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Five bad lockdown habits to kick now that will help your skin

We may have entered the so called ‘new normal’ but are you still holding on to those unhelpful lockdown habits that could secretly be playing havoc with your skin? Many of us entered lockdown pledging to overhaul our lifestyles with new diet, exercise and wellbeing regimes that would see us emerge completely transformed. In reality […]

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We may have entered the so called ‘new normal’ but are you still holding on to those unhelpful lockdown habits that could secretly be playing havoc with your skin?

Many of us entered lockdown pledging to overhaul our lifestyles with new diet, exercise and wellbeing regimes that would see us emerge completely transformed. In reality (and unsurprisingly) when the stress, uncertainty and mundaneness of daily life kicked in, a lot of these good intentions fell by the wayside and we inadvertently turned to alcohol, junk food and late nights to see us through. If continued long term, it will come to no surprise to anyone, that these coping mechanisms are going to have a knock-on effect on your mental and physical health, including your skin.

Many of us didn’t anticipate having to be dealing with spots and acne as we started adjusting to the ‘new normal’ and the increased social life that has come with it, but if you’ve noticed changes to your skin over the past few months that are becoming more frequent and harder to shift, it could be down to routine and lifestyle factors that are causing you issues.

Here are five habits and behaviours to kick now to help get your skin back on track

Start with stress – stress is a major contributing factor to acne and breakouts. When we are stressed it increases our levels of a stress-related hormone called cortisol which can then send the skin’s sebaceous glands into overdrive. This excess oil can cause pores to be blocked, resulting in acne causing bacteria.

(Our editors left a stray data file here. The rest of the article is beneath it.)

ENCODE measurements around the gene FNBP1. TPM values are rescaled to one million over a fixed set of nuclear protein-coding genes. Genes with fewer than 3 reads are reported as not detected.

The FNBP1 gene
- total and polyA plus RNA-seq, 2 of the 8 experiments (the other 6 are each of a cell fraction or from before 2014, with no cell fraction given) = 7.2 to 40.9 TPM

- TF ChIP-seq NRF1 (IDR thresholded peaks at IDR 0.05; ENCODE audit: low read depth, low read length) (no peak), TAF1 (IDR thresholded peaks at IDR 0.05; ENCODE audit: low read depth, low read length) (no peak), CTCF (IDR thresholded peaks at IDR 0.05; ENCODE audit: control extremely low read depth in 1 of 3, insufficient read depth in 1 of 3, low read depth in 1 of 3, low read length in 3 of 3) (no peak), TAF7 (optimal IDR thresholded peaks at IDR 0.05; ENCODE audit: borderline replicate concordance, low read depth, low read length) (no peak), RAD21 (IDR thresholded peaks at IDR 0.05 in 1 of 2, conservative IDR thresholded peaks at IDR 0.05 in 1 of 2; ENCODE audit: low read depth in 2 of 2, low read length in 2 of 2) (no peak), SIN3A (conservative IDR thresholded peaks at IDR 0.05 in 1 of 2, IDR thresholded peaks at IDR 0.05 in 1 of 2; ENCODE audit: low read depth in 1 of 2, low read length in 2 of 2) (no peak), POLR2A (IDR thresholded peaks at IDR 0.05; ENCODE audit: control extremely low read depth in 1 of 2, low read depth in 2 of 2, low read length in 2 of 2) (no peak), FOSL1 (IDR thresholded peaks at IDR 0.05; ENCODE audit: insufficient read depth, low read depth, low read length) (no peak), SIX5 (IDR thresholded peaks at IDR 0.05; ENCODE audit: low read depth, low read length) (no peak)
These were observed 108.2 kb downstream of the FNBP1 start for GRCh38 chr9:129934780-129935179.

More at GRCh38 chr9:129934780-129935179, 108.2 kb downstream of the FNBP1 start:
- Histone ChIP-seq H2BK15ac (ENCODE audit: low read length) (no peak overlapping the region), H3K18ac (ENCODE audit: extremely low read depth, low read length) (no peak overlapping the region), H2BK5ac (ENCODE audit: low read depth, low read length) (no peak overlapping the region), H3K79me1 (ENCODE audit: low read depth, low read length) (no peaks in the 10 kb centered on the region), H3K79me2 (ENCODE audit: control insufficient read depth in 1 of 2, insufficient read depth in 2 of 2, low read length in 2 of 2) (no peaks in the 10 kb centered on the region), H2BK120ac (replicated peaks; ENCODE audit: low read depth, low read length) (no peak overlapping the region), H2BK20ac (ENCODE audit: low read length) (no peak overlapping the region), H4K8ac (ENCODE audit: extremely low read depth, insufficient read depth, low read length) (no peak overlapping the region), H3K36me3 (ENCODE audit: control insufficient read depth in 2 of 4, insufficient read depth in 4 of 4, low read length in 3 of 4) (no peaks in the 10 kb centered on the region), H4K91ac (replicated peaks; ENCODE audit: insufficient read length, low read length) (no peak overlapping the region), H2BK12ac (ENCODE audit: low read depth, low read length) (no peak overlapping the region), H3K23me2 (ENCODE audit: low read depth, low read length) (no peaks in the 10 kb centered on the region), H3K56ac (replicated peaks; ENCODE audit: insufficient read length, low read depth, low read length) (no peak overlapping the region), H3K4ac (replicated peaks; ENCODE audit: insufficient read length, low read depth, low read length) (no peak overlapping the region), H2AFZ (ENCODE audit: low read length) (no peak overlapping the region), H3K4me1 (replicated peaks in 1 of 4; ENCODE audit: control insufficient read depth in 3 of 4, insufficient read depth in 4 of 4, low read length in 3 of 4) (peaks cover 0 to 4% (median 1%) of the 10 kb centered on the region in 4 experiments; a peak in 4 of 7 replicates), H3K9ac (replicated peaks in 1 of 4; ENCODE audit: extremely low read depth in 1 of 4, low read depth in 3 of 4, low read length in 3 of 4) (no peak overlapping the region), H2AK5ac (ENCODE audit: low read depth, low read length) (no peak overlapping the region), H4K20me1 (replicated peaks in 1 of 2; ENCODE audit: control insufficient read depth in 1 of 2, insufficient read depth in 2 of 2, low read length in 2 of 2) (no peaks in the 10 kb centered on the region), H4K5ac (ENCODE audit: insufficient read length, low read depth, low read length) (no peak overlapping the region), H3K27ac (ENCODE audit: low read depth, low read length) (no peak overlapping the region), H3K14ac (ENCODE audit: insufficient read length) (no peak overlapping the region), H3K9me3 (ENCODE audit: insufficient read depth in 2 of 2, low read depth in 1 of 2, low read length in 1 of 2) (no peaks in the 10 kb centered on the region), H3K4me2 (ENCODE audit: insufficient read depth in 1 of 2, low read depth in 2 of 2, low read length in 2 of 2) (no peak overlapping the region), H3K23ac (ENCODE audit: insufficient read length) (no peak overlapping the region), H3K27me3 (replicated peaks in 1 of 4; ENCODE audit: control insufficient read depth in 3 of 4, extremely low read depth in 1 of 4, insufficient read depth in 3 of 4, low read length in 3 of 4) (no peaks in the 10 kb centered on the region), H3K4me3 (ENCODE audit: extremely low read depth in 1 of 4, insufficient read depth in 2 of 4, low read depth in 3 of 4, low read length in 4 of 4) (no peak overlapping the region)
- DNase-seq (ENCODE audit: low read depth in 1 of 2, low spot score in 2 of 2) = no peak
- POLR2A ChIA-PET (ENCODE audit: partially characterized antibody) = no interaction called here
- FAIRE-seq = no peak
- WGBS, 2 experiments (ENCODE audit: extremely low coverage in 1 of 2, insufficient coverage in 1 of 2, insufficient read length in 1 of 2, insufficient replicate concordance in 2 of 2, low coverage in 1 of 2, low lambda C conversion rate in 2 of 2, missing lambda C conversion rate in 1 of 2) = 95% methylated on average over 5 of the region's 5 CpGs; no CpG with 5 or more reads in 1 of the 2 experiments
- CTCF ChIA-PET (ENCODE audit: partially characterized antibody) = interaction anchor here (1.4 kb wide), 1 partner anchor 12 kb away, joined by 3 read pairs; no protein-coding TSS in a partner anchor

Stress is also a major driver behind you reaching for high GI foods like cakes, biscuits and crisps, as well as interrupting the quality and quantity of your sleep. It may seem easier said than done – after all we are still living through a global health pandemic – but getting on top of your stress levels will make it easier to tweak your lifestyle habits in lots of areas and really could be the key to starting to turn the tide on your skin issues.

There is no one size fits all when it comes to stress management – the secret really is about finding out what works for you and building it into your daily routine. This could be exercise, meditation, journaling, listening to music, yoga, talking to your friends, walking your dog, dancing around your bedroom – whatever brings your joy. For times when things do get on top of you and you can’t just stop and meditate or go for a run, try to step away from whatever stressful situation you’re in and do some breathing exercises to help deal with it in the here and now.

Revisit your routine – it’s completely unsurprising that the uncertainty of the past three months has led to the complete breakdown of our daily routines – impacting on everything from the time we go to bed and wake up, how often we shower, when we get dressed (and what we wear), our work hours, our eating habits and everything in between.

Now is the time to add some structure back into your day – you may be surprised at the difference that it can make on your physical and mental health. For example, getting the right quality and quantity of sleep can improve your skin health. When we get insufficient sleep, our body is more likely to crave the high GI junk food which in turn can trigger acne. Get back into a better sleep routine by making sure that you are getting 7-8 hours sleep per night, going to bed by 11pm and setting your alarm to start the day.

If you are going to be working from home long term, make sure that you set yourself a structure for your working day – building in breaks and time away from your screen to eat, de-stress and spend some time outdoors in the fresh air. Keep your working area – including computer keyboard, mobile phone and other devices clean to stop you transferring bacteria to your face. Try and switch off from your devices at the end of the working day – this will also help with your sleep quality.